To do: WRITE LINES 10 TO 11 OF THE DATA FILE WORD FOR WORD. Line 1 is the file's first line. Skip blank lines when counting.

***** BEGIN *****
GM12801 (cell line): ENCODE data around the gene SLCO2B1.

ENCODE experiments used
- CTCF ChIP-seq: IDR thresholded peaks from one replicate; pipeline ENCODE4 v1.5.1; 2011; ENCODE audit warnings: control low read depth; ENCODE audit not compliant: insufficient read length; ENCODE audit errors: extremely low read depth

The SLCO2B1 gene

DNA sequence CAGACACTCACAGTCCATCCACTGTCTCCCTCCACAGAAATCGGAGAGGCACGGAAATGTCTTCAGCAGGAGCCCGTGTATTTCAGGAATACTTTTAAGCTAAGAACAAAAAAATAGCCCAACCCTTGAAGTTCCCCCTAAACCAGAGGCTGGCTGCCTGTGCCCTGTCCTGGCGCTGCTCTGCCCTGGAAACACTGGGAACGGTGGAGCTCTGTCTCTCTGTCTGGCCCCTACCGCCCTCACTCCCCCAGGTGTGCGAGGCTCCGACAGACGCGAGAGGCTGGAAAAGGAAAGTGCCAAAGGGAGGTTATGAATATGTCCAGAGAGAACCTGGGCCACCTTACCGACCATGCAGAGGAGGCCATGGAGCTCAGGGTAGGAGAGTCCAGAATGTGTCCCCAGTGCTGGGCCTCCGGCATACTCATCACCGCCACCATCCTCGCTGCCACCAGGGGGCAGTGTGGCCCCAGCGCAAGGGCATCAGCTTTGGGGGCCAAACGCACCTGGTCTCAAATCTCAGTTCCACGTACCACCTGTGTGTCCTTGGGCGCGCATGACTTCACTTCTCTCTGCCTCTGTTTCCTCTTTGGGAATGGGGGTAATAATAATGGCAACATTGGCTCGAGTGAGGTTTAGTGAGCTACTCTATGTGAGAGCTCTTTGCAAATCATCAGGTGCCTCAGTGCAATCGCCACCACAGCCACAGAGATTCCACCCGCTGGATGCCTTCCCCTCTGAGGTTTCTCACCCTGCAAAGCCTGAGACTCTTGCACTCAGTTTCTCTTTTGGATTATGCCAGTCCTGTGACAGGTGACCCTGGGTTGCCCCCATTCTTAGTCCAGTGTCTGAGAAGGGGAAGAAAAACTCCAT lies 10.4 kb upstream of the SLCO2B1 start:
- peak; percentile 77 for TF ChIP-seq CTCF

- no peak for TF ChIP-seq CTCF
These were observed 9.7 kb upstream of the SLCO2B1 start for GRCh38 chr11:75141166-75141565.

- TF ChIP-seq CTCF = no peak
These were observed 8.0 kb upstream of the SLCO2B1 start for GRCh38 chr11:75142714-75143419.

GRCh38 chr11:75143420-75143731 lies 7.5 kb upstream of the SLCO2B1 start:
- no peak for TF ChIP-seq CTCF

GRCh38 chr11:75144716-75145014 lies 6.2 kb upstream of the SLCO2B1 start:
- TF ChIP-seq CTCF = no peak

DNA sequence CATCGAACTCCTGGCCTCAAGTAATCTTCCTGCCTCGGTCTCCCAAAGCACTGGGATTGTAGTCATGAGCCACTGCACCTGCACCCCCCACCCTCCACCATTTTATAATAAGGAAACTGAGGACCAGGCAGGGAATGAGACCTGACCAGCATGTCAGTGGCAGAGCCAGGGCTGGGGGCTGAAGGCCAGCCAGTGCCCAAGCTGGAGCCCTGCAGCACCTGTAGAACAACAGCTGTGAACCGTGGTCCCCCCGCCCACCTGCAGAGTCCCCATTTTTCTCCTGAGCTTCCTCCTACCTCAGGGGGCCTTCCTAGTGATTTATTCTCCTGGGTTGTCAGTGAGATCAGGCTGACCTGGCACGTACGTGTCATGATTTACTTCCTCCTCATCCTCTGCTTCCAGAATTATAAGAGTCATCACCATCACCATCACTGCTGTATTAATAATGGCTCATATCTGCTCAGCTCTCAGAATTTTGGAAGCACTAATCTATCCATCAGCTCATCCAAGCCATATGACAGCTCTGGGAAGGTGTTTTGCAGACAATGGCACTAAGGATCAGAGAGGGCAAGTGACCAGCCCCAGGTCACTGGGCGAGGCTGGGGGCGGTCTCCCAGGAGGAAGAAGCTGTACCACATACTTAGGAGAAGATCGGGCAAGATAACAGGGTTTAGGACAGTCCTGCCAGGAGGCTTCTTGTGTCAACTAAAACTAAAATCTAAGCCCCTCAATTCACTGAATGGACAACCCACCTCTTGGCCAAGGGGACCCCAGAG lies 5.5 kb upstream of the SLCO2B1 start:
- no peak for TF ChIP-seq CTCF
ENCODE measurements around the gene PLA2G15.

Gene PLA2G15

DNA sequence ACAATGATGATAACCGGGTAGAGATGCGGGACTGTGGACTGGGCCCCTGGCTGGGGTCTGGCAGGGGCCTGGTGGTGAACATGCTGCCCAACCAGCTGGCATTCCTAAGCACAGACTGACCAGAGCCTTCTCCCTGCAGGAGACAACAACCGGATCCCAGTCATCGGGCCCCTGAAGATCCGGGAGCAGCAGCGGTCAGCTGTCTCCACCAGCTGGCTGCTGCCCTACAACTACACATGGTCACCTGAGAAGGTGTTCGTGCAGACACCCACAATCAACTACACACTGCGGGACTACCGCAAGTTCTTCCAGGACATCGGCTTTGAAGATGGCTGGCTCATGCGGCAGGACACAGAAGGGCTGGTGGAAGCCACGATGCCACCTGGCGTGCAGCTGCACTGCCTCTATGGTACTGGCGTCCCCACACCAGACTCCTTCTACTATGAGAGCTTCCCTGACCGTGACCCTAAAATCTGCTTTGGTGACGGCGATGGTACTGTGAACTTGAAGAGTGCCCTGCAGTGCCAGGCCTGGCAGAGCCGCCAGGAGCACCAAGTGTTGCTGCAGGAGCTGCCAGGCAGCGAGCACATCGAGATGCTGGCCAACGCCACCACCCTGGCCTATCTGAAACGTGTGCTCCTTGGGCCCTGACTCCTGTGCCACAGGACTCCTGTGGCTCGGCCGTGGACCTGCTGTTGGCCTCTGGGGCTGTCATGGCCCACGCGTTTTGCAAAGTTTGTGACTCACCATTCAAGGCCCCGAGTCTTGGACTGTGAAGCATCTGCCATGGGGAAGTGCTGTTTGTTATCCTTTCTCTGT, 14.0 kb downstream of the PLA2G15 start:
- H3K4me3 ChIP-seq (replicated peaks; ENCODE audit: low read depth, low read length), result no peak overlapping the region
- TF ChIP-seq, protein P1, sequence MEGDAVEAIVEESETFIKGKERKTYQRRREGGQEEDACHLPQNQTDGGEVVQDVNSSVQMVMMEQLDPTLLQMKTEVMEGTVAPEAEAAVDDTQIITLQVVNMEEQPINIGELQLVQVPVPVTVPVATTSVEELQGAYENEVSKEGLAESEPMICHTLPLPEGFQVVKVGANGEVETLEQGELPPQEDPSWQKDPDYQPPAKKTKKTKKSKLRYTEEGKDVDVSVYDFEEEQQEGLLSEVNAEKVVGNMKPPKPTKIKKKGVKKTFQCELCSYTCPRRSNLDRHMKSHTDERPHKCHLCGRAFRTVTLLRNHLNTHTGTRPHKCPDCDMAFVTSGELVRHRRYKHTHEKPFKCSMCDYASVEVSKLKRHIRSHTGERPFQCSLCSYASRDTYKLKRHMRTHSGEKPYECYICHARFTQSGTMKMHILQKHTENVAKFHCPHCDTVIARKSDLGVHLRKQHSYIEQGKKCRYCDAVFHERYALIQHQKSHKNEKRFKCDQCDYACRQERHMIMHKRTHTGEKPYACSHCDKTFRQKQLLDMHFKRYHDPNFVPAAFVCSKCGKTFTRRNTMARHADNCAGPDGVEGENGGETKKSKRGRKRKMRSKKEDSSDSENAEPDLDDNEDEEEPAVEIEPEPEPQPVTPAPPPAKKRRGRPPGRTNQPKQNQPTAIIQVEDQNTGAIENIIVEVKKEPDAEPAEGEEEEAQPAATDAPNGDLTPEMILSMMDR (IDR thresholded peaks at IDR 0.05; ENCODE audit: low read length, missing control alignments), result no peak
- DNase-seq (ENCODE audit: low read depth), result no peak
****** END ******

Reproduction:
These were observed 8.0 kb upstream of the SLCO2B1 start for GRCh38 chr11:75142714-75143419.

GRCh38 chr11:75143420-75143731 lies 7.5 kb upstream of the SLCO2B1 start: